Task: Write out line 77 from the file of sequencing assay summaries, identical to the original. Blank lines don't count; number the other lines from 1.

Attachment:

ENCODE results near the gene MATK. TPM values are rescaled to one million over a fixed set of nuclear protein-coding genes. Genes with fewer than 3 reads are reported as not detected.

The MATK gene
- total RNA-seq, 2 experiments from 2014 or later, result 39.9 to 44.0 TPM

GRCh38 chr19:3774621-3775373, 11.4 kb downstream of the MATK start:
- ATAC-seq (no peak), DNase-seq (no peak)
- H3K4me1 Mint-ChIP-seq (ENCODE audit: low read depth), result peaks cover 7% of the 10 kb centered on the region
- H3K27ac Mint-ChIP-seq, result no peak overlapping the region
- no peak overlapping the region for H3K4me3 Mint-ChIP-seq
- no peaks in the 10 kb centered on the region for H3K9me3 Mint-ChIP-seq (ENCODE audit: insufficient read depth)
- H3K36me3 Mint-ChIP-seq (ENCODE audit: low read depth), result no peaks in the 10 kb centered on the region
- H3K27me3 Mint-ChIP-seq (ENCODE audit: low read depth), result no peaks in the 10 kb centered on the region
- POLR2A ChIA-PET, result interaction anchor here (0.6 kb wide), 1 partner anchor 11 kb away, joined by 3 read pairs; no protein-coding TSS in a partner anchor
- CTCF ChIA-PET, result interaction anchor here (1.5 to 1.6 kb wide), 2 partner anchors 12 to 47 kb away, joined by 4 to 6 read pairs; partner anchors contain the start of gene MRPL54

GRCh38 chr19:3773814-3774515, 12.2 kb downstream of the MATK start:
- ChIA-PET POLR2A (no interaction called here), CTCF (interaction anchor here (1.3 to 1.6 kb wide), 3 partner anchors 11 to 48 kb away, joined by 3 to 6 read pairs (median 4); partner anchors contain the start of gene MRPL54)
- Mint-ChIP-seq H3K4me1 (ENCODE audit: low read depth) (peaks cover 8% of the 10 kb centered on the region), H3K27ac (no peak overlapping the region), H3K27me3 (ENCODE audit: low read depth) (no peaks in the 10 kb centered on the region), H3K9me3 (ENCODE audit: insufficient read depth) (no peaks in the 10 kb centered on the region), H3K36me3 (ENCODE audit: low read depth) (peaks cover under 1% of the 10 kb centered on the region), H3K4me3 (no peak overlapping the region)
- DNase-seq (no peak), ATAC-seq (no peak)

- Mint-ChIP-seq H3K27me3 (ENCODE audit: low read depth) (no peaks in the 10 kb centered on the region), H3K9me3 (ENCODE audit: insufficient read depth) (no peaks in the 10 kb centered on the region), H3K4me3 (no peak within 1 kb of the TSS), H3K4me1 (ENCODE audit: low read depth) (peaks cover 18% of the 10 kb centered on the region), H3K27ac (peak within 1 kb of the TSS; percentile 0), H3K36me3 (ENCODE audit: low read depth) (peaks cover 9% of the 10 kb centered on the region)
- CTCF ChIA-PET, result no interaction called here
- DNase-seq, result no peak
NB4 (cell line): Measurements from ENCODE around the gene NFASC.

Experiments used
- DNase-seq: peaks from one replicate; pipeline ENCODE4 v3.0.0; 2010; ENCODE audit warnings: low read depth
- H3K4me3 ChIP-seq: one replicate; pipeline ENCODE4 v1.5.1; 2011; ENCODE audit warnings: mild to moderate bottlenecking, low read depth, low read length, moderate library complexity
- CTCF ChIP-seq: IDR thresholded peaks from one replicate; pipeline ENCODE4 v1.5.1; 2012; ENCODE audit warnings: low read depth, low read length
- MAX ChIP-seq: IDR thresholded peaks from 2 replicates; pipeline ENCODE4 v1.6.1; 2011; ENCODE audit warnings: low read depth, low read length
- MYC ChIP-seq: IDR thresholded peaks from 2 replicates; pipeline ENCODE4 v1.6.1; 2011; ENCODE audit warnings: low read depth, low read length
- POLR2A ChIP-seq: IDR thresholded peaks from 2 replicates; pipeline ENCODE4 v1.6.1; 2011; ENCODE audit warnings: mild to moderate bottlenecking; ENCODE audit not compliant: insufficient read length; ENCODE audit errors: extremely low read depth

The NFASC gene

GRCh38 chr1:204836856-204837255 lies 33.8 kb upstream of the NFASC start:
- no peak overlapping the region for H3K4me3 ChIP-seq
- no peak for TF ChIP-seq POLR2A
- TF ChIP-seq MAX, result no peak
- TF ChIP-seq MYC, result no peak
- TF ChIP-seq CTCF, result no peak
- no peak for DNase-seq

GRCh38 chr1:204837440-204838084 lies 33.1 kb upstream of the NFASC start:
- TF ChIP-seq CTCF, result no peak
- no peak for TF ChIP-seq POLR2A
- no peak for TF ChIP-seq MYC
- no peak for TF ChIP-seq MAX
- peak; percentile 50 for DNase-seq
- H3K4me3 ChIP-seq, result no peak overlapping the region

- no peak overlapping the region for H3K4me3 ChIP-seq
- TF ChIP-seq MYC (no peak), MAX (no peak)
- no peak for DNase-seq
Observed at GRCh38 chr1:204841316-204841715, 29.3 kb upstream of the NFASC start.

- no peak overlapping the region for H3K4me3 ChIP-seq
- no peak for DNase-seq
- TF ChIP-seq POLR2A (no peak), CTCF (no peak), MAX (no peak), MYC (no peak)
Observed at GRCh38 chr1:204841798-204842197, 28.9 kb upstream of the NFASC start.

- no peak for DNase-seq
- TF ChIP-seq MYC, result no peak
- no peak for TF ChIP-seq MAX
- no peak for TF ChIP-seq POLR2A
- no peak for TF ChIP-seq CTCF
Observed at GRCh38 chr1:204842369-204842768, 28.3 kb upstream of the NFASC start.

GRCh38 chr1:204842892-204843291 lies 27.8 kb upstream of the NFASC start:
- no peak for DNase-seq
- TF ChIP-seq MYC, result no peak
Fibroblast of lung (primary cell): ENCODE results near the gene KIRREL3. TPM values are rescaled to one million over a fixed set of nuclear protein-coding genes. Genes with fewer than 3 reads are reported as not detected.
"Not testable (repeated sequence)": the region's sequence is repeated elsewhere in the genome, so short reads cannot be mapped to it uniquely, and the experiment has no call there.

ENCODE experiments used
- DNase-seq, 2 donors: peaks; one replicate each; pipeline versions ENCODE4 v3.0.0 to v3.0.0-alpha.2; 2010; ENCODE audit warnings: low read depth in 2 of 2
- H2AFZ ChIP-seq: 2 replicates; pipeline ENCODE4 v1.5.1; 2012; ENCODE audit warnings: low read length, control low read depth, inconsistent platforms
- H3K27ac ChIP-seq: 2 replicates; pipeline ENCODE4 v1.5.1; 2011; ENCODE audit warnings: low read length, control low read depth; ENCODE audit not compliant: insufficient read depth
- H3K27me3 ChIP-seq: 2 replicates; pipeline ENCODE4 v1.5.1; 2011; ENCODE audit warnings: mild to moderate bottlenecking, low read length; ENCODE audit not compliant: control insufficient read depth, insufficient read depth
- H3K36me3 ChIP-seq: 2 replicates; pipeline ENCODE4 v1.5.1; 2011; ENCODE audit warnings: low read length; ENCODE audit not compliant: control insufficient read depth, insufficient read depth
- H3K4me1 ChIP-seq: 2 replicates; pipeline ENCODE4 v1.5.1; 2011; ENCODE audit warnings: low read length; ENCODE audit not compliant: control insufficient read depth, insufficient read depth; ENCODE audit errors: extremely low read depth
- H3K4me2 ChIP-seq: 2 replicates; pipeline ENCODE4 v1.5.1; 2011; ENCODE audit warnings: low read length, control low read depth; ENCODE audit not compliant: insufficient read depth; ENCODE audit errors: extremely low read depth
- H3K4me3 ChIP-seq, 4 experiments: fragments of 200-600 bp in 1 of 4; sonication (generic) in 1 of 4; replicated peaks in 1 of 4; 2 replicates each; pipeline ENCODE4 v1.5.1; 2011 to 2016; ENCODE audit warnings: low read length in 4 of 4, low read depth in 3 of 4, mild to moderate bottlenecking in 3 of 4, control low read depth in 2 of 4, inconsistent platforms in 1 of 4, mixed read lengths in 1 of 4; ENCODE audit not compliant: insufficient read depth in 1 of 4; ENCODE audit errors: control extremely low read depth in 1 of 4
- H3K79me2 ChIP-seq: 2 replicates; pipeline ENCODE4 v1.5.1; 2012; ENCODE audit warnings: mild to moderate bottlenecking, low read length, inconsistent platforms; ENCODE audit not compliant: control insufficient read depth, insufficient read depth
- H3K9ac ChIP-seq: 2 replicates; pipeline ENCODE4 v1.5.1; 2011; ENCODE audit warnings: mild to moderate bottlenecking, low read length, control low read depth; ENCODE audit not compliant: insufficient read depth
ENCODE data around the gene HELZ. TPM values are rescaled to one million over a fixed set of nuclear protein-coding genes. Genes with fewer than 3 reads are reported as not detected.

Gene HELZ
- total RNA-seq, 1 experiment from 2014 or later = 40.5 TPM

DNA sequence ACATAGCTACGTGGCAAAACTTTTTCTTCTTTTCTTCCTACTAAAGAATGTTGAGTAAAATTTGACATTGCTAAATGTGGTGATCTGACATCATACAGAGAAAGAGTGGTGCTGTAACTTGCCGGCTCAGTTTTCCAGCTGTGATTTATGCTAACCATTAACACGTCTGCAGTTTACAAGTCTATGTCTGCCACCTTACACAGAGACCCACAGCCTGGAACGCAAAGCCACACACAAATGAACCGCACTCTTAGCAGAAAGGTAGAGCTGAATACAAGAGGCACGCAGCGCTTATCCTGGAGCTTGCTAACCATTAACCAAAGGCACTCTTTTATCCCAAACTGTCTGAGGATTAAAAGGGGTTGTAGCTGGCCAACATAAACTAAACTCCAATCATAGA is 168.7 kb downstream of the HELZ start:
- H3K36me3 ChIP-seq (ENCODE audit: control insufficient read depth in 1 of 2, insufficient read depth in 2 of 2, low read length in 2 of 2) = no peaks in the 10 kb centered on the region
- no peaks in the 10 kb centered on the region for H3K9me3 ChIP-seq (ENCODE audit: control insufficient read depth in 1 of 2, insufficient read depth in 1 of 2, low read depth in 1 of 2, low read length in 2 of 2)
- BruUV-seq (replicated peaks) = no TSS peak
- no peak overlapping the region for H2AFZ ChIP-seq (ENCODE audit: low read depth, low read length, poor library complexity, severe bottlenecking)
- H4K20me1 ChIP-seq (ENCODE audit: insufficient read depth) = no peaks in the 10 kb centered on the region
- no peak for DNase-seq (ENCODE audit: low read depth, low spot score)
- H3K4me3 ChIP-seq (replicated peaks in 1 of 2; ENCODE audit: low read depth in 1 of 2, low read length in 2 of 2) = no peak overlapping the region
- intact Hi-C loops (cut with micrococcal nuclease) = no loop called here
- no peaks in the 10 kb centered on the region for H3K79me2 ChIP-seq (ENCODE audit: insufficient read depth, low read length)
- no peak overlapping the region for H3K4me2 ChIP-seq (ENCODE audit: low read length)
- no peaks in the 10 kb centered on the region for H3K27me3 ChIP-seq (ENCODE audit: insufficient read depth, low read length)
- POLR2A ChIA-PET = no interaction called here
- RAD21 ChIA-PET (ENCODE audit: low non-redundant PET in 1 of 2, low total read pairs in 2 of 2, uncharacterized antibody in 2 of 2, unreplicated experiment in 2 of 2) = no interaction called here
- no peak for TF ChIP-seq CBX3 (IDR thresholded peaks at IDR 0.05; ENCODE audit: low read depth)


DNA sequence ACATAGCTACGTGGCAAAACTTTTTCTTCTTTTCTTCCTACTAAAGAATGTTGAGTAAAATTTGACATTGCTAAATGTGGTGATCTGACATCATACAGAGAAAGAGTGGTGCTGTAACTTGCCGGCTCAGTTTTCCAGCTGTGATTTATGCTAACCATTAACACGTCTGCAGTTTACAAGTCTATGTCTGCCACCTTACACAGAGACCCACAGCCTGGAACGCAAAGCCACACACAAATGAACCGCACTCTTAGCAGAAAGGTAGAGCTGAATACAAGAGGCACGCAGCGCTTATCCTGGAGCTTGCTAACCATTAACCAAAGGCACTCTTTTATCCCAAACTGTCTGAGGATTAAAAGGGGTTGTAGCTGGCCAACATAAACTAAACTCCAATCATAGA is 168.7 kb downstream of the HELZ start: